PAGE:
2006: Cubs trade Greg Maddux for Cesar Izturis.

This one is more emotional than anything else. Hendry traded Maddux to the Dodgers to give him a shot at winning a championship. Respect.

2007: Cubs trade Rocky Cherry and Scott Moore for Steve Trachsel.

WTF? Cherry and Moore were no great shakes, but I can’t begin to fathom what Hendry was hoping to accomplish here. Trachsel was old and finished. Trachsel made a few starts, didn’t pitch well, and was left off the postseason roster.

2008: Cubs trade Sean Gallagher, Matt Murton, Eric Patterson & Josh Donaldson for Rich Harden & Chad Gaudin.

Cubs trade Jose Ceda for Kevin Gregg.

Like the Nomar trade, the Harden deal was a well meaning, but ultimately failed attempt to improve the team for a deep postseason run. I saw Harden’s first Wrigley Field start in person. He was DOMINANT. If memory serves, he went 7 IP, 3 H, 0 ER, 10 K. I was convinced he was the missing piece.  Two years later, the Cubs have no rings, and Harden struggles to get out of the third inning with fewer than 100 pitches thrown. At least it doesn’t look like those prospects amount to much.

Kevin Gregg was a disaster and I'm glad he's gone.

2009: Cubs trade Mark DeRosa for Jeff Stevens, John Gaub and Christopher Archer.

And the Trixies wept.

2010: Cubs trade Milton Bradley for Carlos Silva & cash.

Cubs trade Aaron Miles, Jake Fox & cash for Jeff Gray, Ronny Morla and Matt Spencer.

Two things are obvious to me about these most recent trades: First, it is far too early to say anything definitive about these deals.  Second, they were all about Hendry fixing his free agency mistakes from the previous offseason. That’s never a good thing for a GM. I was furious with Hendry for suspending Bradley for the last 15 games of the 2009 season, as it robbed him of any leverage he might have had in trade talks. I was furious all over again when the Cubs traded for Silva, who has been one of the worst pitchers in baseball for the last several years. Now I’m just sort of numb. I know Silva isn’t an ace, and his sub – 1.00 ERA is the product of small sample size. I’d be thrilled if he finished the year with an ERA under 4.50, and right now that looks like a possibility. As for Gray, at least he got AAron Miles out of here. Meh.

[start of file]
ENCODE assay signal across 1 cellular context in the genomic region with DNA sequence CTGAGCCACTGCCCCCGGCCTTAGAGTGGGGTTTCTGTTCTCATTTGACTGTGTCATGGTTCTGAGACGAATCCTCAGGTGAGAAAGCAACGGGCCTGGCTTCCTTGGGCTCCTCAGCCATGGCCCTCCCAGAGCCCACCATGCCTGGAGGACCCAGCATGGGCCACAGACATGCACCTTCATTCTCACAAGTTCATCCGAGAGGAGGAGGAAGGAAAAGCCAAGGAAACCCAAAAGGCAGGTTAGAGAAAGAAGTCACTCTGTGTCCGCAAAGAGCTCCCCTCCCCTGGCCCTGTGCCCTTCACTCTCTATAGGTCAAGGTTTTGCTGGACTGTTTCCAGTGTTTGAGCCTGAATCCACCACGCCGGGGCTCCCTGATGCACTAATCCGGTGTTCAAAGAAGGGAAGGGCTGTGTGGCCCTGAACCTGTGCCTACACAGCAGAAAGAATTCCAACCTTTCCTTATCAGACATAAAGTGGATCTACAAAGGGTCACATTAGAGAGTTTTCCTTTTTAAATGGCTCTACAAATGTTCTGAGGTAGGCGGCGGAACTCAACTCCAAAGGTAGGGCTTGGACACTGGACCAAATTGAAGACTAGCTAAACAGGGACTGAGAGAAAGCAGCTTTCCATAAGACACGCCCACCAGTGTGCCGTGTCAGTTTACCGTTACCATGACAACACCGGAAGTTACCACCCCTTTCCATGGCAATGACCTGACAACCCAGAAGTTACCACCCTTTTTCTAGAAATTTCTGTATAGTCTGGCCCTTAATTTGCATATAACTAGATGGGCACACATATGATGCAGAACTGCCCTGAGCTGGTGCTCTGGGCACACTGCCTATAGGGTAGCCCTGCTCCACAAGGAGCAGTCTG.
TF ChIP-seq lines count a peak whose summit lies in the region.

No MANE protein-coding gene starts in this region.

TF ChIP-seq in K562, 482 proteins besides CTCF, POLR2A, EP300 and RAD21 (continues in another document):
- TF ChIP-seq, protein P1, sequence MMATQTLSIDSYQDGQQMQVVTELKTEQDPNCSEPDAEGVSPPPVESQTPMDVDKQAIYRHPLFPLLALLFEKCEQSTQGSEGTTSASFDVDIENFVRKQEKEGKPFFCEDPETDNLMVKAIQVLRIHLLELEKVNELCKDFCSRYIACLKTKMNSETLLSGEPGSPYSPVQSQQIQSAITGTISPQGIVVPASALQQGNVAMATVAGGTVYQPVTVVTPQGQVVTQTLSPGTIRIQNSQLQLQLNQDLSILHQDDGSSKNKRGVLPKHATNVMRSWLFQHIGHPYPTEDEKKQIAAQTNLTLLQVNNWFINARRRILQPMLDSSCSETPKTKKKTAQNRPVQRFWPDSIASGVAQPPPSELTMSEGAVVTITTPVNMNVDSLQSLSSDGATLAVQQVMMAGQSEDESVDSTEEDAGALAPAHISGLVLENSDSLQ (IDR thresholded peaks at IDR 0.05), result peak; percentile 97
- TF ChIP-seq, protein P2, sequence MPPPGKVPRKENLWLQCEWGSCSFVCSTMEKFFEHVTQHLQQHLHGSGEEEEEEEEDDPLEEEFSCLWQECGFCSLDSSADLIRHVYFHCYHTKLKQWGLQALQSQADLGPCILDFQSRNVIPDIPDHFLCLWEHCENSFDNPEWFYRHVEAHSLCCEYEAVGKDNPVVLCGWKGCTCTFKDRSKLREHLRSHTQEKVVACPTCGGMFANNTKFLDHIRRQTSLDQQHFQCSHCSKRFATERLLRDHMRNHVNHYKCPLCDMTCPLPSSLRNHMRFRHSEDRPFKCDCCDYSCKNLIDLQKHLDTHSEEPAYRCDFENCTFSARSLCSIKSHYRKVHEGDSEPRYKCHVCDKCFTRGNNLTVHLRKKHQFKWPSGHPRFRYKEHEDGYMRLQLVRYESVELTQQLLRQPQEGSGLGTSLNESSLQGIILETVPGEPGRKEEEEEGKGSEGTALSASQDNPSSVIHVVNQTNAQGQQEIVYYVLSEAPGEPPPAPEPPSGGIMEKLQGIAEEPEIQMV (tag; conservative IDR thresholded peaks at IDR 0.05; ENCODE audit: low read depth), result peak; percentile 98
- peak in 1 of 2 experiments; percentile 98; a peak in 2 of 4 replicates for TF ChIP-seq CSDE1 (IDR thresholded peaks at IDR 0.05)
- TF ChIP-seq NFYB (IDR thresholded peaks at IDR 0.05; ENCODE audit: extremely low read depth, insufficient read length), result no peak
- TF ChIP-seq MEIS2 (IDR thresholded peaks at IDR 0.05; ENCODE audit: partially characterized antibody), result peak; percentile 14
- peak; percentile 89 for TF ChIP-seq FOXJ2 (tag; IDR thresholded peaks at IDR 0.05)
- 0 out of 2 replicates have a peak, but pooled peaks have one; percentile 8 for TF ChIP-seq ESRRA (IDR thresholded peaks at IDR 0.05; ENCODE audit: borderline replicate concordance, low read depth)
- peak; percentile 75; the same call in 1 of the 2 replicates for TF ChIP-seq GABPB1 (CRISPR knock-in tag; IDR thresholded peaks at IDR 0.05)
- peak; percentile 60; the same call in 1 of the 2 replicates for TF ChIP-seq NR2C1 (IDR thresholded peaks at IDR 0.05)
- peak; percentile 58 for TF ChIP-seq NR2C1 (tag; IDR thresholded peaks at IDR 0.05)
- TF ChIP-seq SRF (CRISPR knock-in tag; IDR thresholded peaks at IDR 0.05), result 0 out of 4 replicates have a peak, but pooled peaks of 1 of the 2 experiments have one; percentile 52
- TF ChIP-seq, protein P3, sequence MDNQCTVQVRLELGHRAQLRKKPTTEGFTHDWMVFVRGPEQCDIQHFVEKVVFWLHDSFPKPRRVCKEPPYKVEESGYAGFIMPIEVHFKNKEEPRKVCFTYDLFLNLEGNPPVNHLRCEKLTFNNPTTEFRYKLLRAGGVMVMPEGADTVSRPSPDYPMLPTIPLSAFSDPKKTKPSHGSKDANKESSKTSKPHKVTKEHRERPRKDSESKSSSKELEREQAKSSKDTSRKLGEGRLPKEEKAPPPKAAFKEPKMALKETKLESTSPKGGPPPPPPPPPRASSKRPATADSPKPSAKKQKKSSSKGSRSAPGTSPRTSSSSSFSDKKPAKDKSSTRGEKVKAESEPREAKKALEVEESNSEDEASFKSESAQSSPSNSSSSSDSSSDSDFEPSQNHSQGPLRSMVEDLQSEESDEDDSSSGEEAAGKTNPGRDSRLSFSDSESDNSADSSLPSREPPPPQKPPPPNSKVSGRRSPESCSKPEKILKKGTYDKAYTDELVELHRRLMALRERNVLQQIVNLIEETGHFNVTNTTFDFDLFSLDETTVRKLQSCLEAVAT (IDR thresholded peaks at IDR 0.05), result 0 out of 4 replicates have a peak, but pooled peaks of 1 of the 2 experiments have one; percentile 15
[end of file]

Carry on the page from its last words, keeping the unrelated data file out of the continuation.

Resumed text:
Conclusions:
Hendry made a number of brilliant trades early in his GM career. Since 2004, he’s been significantly less productive in the trade market. It’s not clear whether other teams simply got smarter, Jim lost his touch, or something else altogether, but Hendry hasn’t had an obvious win since the trade that brought Derrek Lee to Chicago. Hendry’s trades aren’t getting it done anymore. He should be fired.

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Rich Harden to Cubs

My boss just emailed me and said that Bruce Levine is on ESPN 1000 reporting the following:

RH Pitcher Rich Harden of A's going to Cubs per ESPN.

ERA is 2.34. Record is 5-1 I think.

Cubs giving up 4-5 players/prospects. Not sure who.

You can thank my boss for the scoop.

Update 5:33 pm: Matt Murton and Eric Patterson are involved.

Update 5:34 pm: Sean Ghallager, too.

Geez, this is going to be an expensive trade.

Update: 5:48 pm: The Hendry Press conference just ended. Here's the trade: Cubs get Rich Harden and Chad Gaudin (a RHP currently in the A's pen.) The Cubs give up: Sean Gallagher, Eric Patterson, Matt Murton, and a minor league guy whose name was not familiar to me (Josh Donaldson).

Hendry basically said they've been discussing the deal for two weeks, trading names back and forth. The player that Billy Beane absolutely wanted and that Hendry did not want to give up was Sean Gallagher. Hendry spoke highly of both Murton and Gallagher's character but didn't take the opportunity to extend those remarks to Eric Patterson.

Lou's on, update to follow.

Update 6:08 pm Lou just finished up. He had some great quotes as usual but didn't add too much. Apparently Gaudin played for him in Tampa, but Lou didn't actively lobby for him as Lou didn't find out about the deal until today at 3:00.

When quizzed by one of the beat reporters (Hendry has been working on this for two weeks.) Lou laughed it off, "without me. Ha ha ha." Lou then went on to say that Hendry and he had talked on Friday and that Hendry knew they weren't going to be able to get Sabathia, but Hendry said there might be someone else.

The Quotable Lou Piniella

"Yesterday, Milwaukee made a deal for a real good left handed starter and today Jim went out and got himself a real good righty. It just shows how competitive he is." – Lou Piniella

"We gave up some kids for the present. As a manager you love to see an organization go out and help you." – Lou Piniella

"The Cubs are going to do everything in their power to help us win." – Lou Piniella

"This makes us better and we're very very pleased." – Lou Piniella

Matt Murton